Maybe I jinxed myself.
While I was traveling, small parties were randomly seated together at larger tables for breakfast. At about the same time as my post on the temerity of my existence went up, I was eating breakfast with another group that included someone who works for the Christian Broadcasting Network.
When I heard that, I went quiet for a minute, and tried to conceal quite how nervous this fact made me. The CBN was founded by Pat Robertson – you know, “pagans (sic) caused 9/11,” along with feminists and QUILTBAG people – that Pat Robertson. It continues to be a major vehicle for Pat and his particular brand of right-wing religion and politics, including arguing that America is a “Christian nation” and that Christians are an oppressed minority. (Notice the oxymoron there.) See Right Wing Watch for examples.
The CBN doesn’t just accidentally feature people who say nasty things about my religion and people like me. It doesn’t just have a few commenters who express their own opinions that Wicca should be illegal and that I’m a demon-possessed baby-killer, even though the network disagrees. It actively seeks out and actively promotes propaganda and even hate speech against my religion and people like me. CBN and the people who work for it lie, maliciously, aggressively, and work to make it impossible for people like me to exist.
These are the people who are actively spreading fear of the Satanazis.
How do you sit at table and make polite conversation with someone who works for an organization like that?
I managed it, mostly by not saying much. I thought about my previous post, and I wondered what would happen if I “outed” myself. Would I really be able to change their perspective? Or would they simply think how amazing it is that a demon-possessed baby-killer like me was able to “appear” so normal? What would they do?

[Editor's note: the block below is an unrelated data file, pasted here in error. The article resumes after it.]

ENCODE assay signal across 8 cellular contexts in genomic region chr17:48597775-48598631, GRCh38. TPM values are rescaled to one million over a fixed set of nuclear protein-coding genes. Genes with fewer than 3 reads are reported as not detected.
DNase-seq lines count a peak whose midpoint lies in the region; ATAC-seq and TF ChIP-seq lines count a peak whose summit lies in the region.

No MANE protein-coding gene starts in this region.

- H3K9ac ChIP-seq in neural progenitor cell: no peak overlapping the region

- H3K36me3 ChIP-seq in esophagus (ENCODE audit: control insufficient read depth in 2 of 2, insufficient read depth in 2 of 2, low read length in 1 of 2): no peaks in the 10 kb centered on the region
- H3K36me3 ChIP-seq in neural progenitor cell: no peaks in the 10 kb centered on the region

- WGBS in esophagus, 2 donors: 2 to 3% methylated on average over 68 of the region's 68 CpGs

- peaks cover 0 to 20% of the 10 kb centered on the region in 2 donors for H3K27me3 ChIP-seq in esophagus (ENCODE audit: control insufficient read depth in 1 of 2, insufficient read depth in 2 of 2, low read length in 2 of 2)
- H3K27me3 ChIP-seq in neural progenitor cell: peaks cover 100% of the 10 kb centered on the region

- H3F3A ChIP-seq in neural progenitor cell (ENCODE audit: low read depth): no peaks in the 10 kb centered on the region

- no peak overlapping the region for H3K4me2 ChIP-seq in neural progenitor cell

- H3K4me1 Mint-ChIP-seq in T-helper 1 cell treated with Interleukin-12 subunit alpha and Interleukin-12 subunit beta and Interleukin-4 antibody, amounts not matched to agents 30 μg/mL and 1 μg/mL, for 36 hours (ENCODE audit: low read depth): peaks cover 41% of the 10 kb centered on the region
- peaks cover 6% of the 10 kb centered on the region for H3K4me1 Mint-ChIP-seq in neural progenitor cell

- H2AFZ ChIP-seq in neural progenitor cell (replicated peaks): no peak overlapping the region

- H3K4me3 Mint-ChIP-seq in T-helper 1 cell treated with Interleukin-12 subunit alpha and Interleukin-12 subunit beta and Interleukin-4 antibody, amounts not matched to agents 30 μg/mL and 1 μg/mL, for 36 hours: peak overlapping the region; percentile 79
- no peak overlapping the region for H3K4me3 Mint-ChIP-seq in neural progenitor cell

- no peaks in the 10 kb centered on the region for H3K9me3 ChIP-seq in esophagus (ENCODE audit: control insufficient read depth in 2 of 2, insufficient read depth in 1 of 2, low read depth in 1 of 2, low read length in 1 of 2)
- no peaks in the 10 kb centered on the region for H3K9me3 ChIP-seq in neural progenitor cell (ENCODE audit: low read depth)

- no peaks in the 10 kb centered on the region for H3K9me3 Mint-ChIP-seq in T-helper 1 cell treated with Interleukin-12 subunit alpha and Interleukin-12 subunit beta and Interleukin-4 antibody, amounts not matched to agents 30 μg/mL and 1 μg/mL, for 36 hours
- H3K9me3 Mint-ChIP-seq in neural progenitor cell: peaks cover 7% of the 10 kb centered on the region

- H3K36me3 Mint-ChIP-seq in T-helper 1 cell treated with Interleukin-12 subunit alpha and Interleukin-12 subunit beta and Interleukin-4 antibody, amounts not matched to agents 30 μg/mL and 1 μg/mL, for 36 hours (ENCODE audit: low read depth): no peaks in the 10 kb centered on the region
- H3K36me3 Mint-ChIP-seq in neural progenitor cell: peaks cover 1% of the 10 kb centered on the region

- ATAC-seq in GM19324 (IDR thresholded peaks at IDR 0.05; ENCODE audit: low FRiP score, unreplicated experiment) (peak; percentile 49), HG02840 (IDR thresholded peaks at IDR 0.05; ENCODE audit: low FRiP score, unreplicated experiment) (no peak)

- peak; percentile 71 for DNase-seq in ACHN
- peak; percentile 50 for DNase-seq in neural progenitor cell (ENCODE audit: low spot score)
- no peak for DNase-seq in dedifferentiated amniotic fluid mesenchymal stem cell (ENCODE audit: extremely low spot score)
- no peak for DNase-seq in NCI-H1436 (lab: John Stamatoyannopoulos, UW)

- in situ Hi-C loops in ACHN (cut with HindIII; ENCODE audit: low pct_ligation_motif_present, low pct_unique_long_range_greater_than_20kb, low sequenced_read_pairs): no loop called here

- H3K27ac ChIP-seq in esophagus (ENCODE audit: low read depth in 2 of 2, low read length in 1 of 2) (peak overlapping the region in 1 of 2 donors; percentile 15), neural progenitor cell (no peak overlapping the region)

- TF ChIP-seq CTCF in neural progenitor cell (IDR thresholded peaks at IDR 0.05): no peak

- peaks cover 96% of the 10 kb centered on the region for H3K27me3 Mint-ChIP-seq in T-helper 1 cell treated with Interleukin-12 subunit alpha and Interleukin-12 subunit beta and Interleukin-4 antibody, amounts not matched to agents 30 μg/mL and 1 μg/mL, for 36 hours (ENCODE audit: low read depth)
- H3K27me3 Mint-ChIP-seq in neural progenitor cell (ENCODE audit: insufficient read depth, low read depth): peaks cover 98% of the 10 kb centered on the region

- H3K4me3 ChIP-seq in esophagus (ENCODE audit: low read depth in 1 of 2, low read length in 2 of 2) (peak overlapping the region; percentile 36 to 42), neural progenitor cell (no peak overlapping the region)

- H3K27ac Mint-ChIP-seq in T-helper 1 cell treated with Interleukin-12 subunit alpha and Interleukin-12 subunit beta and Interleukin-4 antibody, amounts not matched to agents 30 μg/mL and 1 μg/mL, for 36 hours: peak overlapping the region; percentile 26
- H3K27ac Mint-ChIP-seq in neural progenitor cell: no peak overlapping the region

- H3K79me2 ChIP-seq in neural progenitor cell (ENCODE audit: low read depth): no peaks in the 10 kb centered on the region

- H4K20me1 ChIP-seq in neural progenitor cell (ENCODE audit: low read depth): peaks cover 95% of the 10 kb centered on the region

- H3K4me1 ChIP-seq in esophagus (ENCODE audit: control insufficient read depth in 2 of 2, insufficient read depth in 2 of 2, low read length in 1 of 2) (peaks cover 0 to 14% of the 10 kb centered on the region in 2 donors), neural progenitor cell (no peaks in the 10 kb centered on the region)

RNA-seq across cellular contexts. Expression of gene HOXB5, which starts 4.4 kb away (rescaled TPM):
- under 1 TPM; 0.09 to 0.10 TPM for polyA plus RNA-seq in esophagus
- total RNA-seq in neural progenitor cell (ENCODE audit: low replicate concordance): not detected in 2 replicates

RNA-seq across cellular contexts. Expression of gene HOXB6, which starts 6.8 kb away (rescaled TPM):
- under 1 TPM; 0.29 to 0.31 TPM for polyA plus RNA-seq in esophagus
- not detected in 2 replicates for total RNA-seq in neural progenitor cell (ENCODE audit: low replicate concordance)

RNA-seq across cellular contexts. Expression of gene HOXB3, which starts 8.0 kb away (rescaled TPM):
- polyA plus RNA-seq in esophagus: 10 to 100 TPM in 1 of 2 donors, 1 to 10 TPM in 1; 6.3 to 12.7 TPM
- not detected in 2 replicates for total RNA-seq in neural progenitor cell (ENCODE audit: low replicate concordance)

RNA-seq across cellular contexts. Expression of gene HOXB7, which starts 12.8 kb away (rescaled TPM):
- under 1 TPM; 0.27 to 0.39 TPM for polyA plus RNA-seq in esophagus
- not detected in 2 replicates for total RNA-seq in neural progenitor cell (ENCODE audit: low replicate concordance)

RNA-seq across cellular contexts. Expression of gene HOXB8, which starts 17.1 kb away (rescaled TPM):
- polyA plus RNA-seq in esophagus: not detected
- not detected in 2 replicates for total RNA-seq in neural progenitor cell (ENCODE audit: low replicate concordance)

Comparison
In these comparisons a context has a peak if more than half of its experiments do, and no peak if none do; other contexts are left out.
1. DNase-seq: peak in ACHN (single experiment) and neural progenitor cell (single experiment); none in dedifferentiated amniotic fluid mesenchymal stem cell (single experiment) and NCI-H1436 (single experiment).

I feel like this is somehow the flip side of what I wrote about previously. There are some people who simply will not be convinced that I’m a normal person, or that I deserve the same First Amendment rights as everyone else, no matter what I do. That’s discouraging, and it can be frightening when I come face-to-face with it.
Common wisdom likes to assume that all problems can be solved if people of good will would just get together and hash out the issues honestly. In Washington, this results in the “cargo cult of bipartisanship.” In issues of privilege, it leads to endless requirements for the people with less privilege, or whose rights are being denied, to do outreach and education and make efforts for good will, on the assumption that if we just do enough, others will see the truth and be convinced. That we can all “meet in the middle.”
Even more poisonously, it leads to arguments that the less-privileged shouldn’t assume that everyone who is oppressing them is a mean bastard. For example, one person pleaded with QUILTBAG people to recognize that the people who vote against marriage equality aren’t at all the same as that mean pastor who wants to put QUILTBAG people in concentration camps.
But as Fred Clark wrote, you can’t deny someone their rights and be nice about it.
More importantly, you can’t actively participate in malicious defamation, slander, and propaganda and be nice about it.
At the level of people like the CBN, this isn’t about simply learning that the people you oppose are human. It’s definitely not about that for the less-privileged. I already knew that the people who work for the CBN are human; they put their pants on one leg at a time, just like I do, they think they’re nice and polite, they travel and socialize just like I do. But they refuse to admit that I’m human, or that I deserve the same rights as they do.
So while I continue on with the temerity of existing in hopes of making a dent in favor of Pagans, I’m also working against this kind of malice and the mistreatment and discrimination it engenders. They’re two sides of the same coin, but neither can replace the other.